15. What about Sick Leave? • Sick Leave is another benefit Stanford provides to its staff members • Everyone, except Lab Time Card users, treated it on the “cash basis” (it was charged only as used) • Most sick leave is short term, and doesn’t present a financial hardship to the department/account which pays it • Longer term sick leave can present funding issues

  16. Disability Sick Leave Accrual Definition • A Disability Sick Leave (DSL) accrual covers the sick leave supplemental pay while a staff member is on: • Short-term or Long-term Disability • Worker’s Compensation • DSL is like “insurance” for the department, to protect it when someone is out for a long period of time and charges sick leave • Includes maternity leave • Includes long-term illnesses

  17. Why Accrue for DSL? • It raises the same “appropriate funding” issues as vacation, when an employee charges sick leave for an extended time and did not “earn” that much sick leave while working on a sponsored project • Accruing for “Disability” sick leave provides: • Ability to consistently charge to funding source • Sponsors pay “their share” • “Protection” to departments • Source of funds for sick leave so required activities can continue with replacement staff

  18. DSL Budget Impact • The Budget Office will not add funding for the Disability Sick Leave portion of the rate • Budgets will reflect a year’s worth of salary • If no one uses sick leave to supplement disability or workers’ compensation payments, the account will still be charged, but will receive no benefit • Similar to your own health, homeowner’s or automobile insurance -- you need to have it, but you don’t want to use it! • The cost of protection is spread over a larger number of accounts (PTAs) so no one has to pay much • If someone on the account does need to use the sick leave supplement, the department is covered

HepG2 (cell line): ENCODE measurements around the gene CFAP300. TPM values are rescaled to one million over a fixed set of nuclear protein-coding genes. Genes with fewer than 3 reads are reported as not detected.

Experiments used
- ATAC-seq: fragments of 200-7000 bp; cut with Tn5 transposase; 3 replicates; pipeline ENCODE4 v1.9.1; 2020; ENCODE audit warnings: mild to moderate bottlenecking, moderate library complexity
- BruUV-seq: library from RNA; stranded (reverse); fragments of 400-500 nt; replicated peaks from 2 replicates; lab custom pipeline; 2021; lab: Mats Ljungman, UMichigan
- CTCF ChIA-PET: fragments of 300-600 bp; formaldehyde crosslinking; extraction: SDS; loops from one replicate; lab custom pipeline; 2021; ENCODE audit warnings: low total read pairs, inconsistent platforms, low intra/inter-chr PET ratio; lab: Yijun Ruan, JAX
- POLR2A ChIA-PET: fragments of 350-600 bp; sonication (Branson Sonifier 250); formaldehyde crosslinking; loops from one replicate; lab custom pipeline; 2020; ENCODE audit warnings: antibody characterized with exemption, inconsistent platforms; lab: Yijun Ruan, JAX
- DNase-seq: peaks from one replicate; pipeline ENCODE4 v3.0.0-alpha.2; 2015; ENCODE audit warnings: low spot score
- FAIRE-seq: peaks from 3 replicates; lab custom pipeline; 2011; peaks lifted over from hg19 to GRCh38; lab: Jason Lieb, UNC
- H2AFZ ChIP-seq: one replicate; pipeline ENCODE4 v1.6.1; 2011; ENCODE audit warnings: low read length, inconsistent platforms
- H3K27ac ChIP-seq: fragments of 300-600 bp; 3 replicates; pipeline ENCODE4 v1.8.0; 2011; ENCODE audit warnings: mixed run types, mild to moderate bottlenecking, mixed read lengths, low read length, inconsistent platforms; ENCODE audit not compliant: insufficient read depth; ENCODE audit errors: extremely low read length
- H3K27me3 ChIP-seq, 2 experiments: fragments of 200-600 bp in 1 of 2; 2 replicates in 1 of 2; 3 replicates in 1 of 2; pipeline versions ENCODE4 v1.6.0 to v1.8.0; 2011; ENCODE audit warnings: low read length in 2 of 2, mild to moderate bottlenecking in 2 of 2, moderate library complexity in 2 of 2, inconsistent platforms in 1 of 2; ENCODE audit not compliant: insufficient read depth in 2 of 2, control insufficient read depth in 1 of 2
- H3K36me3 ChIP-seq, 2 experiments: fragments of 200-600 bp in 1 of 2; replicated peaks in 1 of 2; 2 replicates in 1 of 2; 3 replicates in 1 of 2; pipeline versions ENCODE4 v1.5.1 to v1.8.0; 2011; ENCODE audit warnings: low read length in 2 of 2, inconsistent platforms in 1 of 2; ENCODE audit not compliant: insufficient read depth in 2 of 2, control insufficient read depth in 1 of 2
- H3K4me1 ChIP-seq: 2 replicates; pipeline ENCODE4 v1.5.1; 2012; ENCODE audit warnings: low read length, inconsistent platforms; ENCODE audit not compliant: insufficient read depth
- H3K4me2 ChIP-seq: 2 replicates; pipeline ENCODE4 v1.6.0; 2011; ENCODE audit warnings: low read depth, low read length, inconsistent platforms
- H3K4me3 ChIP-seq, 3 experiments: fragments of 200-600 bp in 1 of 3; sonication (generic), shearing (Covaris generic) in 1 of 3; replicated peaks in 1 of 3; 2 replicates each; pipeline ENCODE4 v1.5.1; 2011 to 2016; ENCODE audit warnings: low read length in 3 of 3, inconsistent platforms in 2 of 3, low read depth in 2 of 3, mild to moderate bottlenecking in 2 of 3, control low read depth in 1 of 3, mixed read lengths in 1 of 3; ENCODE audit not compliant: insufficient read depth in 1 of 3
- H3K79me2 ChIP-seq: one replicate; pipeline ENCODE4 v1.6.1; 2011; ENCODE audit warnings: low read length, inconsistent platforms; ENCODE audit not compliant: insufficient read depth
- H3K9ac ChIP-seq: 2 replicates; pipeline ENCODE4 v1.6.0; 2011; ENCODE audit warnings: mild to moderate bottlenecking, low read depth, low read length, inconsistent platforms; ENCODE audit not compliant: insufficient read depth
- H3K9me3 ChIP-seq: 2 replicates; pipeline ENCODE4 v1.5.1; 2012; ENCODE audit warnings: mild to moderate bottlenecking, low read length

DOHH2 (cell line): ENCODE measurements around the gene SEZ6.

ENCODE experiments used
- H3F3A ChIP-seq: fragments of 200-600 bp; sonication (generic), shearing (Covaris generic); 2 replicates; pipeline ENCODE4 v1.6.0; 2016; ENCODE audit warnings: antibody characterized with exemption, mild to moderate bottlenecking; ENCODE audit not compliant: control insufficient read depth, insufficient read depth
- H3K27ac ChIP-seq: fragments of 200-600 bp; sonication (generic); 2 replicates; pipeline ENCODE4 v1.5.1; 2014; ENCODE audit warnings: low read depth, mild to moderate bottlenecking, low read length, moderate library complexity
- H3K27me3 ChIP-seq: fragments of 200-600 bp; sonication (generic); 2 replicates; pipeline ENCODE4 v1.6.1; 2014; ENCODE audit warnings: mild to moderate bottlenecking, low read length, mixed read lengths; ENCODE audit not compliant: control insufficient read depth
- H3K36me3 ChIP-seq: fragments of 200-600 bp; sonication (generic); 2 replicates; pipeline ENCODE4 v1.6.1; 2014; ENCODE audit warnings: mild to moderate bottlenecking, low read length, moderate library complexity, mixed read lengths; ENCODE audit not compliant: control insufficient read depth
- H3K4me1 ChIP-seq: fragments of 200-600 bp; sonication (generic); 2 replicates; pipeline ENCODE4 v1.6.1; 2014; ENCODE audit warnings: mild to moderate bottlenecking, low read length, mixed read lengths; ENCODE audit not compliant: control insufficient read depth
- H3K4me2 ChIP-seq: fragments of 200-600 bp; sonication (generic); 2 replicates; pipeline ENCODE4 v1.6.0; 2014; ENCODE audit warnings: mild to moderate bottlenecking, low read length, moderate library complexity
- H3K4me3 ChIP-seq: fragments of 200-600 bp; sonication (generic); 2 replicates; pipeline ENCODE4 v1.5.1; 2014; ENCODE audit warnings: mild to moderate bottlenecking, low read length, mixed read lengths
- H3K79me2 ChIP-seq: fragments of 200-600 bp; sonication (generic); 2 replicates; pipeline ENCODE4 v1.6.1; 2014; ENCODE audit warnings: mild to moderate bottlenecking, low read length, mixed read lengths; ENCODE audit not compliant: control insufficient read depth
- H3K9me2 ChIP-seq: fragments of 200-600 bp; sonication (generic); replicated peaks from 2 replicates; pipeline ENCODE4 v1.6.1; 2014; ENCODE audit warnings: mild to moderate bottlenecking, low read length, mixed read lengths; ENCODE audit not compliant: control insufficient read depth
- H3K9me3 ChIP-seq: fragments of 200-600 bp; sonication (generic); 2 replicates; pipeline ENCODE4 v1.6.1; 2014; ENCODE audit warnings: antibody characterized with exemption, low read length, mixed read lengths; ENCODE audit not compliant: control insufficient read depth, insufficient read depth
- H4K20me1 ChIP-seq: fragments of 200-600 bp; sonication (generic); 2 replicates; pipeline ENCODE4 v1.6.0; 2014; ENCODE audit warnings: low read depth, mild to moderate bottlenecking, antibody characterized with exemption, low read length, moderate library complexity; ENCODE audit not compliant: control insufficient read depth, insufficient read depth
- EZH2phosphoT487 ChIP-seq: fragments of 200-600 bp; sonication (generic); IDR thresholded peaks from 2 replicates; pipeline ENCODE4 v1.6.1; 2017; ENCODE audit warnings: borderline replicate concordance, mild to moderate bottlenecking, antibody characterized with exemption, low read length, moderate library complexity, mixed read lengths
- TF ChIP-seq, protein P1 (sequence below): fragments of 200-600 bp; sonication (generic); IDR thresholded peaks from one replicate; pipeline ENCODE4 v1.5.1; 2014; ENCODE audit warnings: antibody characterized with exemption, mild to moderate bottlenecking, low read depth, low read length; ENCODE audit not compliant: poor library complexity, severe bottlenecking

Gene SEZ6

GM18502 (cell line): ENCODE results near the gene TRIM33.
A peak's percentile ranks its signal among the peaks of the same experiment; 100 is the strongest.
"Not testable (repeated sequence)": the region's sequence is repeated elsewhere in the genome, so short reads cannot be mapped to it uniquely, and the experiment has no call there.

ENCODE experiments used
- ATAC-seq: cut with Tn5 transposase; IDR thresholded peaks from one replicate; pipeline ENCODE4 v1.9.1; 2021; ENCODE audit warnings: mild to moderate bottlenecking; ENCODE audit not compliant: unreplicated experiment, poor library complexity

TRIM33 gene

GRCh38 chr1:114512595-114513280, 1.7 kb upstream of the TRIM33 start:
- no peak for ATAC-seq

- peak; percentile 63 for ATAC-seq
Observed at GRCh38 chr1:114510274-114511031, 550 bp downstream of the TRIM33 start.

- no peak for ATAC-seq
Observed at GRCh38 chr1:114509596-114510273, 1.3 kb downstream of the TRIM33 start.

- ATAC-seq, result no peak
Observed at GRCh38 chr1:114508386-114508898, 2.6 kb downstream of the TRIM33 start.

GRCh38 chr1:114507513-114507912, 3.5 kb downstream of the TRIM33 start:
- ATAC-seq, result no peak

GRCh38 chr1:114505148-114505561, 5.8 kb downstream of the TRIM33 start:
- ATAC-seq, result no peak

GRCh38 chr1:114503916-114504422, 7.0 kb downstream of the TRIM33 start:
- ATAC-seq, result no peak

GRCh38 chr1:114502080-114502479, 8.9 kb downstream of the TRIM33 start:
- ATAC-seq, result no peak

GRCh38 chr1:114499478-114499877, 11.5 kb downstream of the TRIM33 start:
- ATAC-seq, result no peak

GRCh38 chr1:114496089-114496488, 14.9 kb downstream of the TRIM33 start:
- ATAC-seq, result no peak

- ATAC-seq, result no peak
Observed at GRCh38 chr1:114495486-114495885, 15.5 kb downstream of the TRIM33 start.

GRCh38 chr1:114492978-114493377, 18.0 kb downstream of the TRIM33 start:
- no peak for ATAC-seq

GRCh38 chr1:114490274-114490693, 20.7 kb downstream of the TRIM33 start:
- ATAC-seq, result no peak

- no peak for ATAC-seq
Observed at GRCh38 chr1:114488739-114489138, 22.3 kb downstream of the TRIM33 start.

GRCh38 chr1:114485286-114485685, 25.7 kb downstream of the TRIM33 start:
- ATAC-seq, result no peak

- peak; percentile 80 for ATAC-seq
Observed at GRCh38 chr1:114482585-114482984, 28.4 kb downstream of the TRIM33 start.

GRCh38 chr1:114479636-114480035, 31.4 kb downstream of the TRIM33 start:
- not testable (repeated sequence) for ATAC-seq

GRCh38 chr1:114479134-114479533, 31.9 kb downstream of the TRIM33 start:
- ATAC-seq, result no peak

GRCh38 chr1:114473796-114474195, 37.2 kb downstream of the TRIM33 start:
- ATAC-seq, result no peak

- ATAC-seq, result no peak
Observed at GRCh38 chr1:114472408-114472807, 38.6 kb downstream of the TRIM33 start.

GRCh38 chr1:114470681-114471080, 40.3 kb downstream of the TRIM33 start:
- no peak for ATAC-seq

19. How it Will Work:Disability Sick Leave • The DSL charge is included in the Vacation burden charge • When employee uses sick leave related to disability or workers’ compensation, Kronos Administrators will use special earnings codes in Kronos • Initially, Controller’s Office will make corrections to credit regular accounts charged for this sick leave • Eventually, Oracle will make entries automatically • When employee uses DSL no salary is charged to the account

  20. Ability to Plan • May focus management on staff usage of vacation, which may have other HR benefits • Management can predict some future costs, depending on known upcoming staff departures • Management can decide to fill up the 9/1/03 vacation balance bucket “early” in a “good year”

  21. Implementation Considerations • Review your unit’s Kronos practices and processes • Do you know who is on vacation? • Do you ensure it is recorded in Kronos? • If staff members don’t record vacation themselves do you have a way for your Kronos Administrators to be informed and to make the entry for them? • Do your Kronos Administrators know who is on Disability or Worker’s Comp, and how to record the sick leave component? • Do you review Kronos reports?

  22. Vacation Accrual and Disability Sick Leave • Contacts: • Controller’s Office: • Karen Craig, klcraig@stanford, 4-3899 • Tana Hutchison, tana@stanford, 3-9793 • Office of Research Administration: • Sara Bible, sbible@stanford, 5-1712 • Ken Schulz, kschulz@stanford, 5-1733 • Pamela Webb, pwebb@stanford, 4-6613 • Office of Sponsored Research: • Contact your assigned OSR representatives